YOR: 86 of 109
glazing departments removed to Enfield. Here, the spaciousness of the
new works was in direct contrast to the cramped conditions of the old.|
In 1922, two houses were erected at Enfield for
the accommodation of the Works Manager and to serve as a local office.
In November of this year, further extensions were authorised by the Board.
Another important decision at this date was to open West End offices
in Kingsway, from which place the company's London representatives could
operate with greater ease and efficiency. These new offices, being near
most of the leading London architects, spared representatives, as they
do today, the tedium and delay in continually travelling backwards and
forwards from Union Street to Central London.
A new element of competition became apparent during
the post-Great War period in the form of concrete pavement lights.
So far, this development was no more than a speck on the Hayward horizon.
It was an experiment and how it would work out was not yet known. If it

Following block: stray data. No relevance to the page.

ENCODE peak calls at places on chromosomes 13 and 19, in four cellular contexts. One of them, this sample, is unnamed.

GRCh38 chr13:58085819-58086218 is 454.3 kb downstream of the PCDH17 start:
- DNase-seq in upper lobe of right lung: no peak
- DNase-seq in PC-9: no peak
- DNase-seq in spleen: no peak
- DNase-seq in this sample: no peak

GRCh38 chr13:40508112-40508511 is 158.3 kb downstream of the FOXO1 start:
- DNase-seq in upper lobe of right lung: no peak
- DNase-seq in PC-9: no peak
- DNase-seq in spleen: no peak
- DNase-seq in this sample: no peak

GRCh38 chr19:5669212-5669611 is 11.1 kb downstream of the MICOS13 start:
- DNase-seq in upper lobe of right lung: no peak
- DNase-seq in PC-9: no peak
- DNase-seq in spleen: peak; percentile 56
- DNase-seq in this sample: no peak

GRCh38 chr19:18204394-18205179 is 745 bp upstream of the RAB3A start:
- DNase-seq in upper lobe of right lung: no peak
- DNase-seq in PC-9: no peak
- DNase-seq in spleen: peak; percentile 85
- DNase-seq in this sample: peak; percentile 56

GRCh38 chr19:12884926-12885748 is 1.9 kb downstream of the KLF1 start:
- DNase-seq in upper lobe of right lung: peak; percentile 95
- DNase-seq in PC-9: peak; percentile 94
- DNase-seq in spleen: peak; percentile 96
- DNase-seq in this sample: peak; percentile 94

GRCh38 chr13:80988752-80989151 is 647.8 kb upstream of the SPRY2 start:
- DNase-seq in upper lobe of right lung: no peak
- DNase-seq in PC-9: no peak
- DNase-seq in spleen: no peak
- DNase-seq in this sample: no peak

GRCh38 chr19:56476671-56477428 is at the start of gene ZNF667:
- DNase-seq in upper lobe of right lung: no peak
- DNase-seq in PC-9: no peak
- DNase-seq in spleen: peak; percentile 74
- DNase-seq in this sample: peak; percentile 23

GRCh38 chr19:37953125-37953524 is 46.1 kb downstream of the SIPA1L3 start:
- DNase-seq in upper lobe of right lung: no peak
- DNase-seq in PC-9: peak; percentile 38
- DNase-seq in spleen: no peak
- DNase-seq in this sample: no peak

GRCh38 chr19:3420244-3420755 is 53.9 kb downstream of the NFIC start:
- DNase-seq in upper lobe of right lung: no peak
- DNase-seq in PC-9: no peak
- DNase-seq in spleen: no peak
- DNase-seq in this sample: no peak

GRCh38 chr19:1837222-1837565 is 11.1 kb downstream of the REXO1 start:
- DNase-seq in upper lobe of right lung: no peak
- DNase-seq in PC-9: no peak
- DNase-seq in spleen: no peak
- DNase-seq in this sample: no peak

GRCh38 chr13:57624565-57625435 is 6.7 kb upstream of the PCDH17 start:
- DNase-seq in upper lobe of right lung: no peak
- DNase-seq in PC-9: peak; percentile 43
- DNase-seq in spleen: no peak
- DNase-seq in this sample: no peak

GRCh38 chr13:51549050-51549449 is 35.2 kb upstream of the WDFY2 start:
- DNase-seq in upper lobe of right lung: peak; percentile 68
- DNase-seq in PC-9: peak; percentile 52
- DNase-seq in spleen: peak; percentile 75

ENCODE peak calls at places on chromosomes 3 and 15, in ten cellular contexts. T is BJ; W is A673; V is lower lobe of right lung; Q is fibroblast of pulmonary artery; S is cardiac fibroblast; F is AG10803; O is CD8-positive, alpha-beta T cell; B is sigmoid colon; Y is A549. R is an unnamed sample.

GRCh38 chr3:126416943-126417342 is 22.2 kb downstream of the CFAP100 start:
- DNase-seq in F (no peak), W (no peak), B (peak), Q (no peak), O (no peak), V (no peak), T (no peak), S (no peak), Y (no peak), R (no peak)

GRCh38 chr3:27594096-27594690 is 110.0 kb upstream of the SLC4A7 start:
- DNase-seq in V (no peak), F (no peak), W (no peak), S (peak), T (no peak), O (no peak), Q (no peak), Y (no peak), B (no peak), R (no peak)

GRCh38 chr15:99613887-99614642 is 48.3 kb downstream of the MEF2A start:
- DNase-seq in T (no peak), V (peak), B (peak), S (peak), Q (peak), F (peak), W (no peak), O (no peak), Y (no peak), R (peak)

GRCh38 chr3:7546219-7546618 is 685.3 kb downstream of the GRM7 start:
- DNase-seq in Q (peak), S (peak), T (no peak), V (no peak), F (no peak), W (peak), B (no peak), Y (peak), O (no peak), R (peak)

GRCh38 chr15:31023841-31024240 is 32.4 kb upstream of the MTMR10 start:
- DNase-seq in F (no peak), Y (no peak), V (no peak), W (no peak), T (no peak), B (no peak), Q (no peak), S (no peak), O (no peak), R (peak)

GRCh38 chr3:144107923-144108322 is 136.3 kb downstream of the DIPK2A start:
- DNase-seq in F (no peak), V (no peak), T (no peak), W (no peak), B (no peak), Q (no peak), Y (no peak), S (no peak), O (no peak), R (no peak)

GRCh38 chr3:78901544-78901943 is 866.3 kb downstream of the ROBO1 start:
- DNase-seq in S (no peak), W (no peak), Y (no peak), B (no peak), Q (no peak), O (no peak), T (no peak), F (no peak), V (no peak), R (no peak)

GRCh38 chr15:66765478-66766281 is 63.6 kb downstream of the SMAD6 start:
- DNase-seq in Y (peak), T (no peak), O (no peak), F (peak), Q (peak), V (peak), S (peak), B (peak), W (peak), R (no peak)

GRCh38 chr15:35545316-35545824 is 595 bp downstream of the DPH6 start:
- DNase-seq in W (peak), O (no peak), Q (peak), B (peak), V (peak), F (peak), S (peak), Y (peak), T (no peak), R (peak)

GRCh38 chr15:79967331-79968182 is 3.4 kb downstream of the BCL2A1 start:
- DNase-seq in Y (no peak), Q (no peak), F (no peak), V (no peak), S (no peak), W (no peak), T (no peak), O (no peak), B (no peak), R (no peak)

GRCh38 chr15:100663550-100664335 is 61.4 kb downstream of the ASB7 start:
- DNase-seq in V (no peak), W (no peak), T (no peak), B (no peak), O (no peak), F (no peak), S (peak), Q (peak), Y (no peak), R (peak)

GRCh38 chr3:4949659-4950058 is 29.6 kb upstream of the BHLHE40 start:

gained a foothold, then clearly it would encroach more and more upon
Haywards' trade. This new mode of manufacture did not come, as might be
expected, from a concern specialising in pavement lights and its ancillaries
but from a company originally engaged in producing concrete slabs.
The spirit of the old Hayward brothers lived on
and although the directors noted this new element with concern they did
not improvise hasty or ill-considered methods of combating the threat,
but quietly continued their own development whilst keeping a weather eye
on the situation.
By mid-summer 1923, the commitments at Enfield
had grown so heavy that it was advisable to arrange for a resident
director. H. T. Walker, who had been so closely associated with bringing
the new works into existence, was the obvious choice. He readily accepted
an invitation to take on this additional responsibility at Enfield. A
canteen was opened, cricket, football and tennis equipment was bought and
gradually the sports and social side of the company's activities assumed
an importance reflected not only in